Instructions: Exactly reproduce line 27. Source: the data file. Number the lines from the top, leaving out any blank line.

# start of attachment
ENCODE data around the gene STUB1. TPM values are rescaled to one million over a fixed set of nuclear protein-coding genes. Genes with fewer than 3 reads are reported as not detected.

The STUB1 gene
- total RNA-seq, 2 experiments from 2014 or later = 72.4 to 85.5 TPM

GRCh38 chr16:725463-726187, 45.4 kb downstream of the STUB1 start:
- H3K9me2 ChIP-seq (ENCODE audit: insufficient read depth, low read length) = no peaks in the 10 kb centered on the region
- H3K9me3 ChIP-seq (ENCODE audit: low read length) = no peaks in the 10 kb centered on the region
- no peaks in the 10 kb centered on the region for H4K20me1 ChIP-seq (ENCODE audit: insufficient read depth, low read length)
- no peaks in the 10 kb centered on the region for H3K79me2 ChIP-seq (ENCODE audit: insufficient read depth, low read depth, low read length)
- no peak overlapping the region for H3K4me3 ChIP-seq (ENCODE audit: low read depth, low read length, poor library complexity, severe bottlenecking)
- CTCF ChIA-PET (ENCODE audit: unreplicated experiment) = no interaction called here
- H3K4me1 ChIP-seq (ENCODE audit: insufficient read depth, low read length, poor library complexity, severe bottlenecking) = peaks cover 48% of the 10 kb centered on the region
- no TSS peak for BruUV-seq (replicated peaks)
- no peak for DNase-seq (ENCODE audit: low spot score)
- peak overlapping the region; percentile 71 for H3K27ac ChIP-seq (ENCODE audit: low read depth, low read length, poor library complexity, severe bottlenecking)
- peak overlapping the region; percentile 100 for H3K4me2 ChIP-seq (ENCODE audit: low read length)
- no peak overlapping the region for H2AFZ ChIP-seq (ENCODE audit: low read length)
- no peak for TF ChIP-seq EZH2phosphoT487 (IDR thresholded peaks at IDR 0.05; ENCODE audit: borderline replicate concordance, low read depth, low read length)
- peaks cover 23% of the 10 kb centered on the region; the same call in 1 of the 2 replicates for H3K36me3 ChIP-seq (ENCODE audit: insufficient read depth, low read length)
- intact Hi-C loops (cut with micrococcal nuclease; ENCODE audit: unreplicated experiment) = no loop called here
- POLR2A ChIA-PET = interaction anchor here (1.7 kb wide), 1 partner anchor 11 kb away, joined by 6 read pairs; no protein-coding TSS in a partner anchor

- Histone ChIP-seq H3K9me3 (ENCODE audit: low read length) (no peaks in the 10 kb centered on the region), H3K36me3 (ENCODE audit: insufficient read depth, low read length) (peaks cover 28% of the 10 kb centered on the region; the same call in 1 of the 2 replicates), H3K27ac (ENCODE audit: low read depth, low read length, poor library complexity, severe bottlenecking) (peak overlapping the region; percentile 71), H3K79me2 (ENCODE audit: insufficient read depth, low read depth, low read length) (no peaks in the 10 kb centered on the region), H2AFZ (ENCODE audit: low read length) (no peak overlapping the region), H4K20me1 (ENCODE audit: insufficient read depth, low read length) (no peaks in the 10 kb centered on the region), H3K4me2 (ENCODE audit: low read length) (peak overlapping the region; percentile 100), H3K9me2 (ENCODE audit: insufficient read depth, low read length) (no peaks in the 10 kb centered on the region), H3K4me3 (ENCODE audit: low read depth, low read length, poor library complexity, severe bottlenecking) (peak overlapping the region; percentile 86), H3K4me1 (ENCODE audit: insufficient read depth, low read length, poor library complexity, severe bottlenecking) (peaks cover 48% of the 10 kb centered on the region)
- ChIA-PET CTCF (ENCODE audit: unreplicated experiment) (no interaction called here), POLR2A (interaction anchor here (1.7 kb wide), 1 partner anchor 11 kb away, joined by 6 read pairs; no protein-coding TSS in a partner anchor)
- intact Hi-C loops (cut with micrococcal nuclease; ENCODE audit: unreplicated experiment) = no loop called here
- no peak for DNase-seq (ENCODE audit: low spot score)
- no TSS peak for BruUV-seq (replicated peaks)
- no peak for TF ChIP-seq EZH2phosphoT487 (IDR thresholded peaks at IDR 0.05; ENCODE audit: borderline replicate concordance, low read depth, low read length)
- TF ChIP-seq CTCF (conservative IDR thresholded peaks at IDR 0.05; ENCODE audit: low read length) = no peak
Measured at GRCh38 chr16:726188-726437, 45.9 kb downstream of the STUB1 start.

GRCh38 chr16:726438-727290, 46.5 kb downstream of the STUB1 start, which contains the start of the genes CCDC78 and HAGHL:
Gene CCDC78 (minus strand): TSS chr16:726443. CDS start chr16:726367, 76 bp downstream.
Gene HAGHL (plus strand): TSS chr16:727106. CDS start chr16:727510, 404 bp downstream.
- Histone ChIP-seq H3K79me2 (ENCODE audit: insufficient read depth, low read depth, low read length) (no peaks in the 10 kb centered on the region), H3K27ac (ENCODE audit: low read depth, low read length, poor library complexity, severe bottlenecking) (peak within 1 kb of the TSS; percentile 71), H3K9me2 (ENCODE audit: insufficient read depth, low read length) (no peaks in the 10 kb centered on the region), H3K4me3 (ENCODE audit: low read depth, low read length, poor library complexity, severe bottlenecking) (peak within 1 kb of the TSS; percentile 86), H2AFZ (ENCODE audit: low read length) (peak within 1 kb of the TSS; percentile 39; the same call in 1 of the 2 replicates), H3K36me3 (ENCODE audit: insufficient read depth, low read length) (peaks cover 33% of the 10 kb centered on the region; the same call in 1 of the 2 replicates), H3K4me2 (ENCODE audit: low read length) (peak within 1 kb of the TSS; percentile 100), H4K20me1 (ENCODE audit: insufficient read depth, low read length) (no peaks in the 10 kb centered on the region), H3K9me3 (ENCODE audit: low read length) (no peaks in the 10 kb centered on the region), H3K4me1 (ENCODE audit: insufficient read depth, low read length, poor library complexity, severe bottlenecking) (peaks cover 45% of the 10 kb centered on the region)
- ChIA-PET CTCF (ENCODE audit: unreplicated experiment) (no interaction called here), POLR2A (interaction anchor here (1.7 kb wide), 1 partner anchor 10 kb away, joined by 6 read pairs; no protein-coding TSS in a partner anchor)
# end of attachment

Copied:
- TF ChIP-seq CTCF (conservative IDR thresholded peaks at IDR 0.05; ENCODE audit: low read length) = no peak